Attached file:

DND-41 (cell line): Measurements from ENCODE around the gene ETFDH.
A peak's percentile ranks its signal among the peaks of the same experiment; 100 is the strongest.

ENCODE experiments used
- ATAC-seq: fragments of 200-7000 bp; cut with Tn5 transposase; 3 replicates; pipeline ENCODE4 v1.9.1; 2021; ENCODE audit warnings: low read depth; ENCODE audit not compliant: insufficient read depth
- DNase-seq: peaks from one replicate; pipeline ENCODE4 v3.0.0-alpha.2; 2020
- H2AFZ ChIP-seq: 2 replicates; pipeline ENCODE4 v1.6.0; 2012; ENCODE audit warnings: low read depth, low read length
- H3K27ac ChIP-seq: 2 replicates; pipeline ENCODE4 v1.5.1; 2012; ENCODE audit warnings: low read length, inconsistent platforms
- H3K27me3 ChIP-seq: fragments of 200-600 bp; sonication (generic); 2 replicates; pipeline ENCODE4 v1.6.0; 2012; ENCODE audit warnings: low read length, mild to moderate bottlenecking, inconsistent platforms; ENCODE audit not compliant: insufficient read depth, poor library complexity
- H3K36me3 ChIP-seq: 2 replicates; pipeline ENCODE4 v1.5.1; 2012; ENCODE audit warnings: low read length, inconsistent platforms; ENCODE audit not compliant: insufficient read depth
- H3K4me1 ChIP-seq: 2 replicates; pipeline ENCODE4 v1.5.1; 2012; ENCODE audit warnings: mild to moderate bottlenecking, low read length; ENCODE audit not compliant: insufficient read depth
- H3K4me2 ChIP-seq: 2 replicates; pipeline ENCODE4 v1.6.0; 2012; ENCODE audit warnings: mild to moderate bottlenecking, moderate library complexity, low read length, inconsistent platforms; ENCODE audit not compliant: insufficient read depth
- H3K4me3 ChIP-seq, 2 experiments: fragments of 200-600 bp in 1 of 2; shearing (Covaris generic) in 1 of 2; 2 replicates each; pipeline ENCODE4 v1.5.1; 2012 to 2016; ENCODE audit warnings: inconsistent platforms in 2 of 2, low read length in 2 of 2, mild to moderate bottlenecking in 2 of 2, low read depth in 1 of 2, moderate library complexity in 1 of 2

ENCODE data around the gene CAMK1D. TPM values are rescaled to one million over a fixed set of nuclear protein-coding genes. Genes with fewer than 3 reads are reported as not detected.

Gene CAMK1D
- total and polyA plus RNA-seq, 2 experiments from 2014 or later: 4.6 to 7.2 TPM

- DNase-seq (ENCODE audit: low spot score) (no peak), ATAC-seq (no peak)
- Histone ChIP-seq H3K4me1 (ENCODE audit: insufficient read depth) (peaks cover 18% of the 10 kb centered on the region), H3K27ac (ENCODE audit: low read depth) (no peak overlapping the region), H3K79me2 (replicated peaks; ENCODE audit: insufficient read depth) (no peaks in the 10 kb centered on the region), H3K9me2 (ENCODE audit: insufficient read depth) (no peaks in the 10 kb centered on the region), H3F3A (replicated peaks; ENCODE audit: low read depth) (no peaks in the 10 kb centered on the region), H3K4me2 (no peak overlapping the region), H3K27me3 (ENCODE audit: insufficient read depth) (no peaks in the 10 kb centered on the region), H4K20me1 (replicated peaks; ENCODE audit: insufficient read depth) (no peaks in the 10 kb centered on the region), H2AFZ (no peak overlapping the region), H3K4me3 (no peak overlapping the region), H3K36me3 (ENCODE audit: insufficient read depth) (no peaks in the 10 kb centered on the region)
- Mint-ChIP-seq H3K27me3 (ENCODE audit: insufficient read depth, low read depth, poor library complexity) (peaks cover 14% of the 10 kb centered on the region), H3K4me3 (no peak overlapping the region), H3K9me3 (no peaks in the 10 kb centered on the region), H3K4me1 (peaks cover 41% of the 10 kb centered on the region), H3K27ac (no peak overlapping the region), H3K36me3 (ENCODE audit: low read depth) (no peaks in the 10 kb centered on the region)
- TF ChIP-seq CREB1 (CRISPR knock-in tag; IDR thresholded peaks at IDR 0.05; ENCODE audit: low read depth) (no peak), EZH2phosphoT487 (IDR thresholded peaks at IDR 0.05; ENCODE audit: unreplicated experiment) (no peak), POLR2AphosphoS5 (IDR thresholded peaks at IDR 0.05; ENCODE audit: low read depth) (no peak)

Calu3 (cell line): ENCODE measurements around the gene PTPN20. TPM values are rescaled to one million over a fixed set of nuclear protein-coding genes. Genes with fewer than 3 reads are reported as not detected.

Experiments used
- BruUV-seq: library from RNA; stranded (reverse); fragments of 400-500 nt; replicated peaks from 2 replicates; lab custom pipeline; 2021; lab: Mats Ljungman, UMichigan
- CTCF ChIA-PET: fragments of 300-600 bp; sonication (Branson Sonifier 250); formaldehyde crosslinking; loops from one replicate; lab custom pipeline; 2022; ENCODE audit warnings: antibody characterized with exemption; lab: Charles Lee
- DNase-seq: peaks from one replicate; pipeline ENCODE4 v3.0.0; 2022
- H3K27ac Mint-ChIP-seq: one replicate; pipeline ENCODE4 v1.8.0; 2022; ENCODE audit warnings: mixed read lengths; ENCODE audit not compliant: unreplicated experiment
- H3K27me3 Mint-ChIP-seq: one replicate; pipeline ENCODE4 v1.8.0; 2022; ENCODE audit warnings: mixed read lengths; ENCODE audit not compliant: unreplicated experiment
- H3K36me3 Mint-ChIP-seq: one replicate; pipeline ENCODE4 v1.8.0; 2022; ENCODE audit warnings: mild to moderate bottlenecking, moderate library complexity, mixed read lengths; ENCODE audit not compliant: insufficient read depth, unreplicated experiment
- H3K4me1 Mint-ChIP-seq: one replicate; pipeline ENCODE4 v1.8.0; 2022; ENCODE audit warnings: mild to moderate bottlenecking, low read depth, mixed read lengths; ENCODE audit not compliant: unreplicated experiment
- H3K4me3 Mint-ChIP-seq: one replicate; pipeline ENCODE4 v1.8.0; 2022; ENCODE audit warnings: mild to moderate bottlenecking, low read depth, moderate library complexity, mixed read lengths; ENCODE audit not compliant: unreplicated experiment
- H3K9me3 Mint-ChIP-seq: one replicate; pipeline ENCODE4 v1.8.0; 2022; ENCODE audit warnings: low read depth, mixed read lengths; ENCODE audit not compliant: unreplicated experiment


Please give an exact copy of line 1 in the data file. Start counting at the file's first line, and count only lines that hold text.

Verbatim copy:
DND-41 (cell line): Measurements from ENCODE around the gene ETFDH.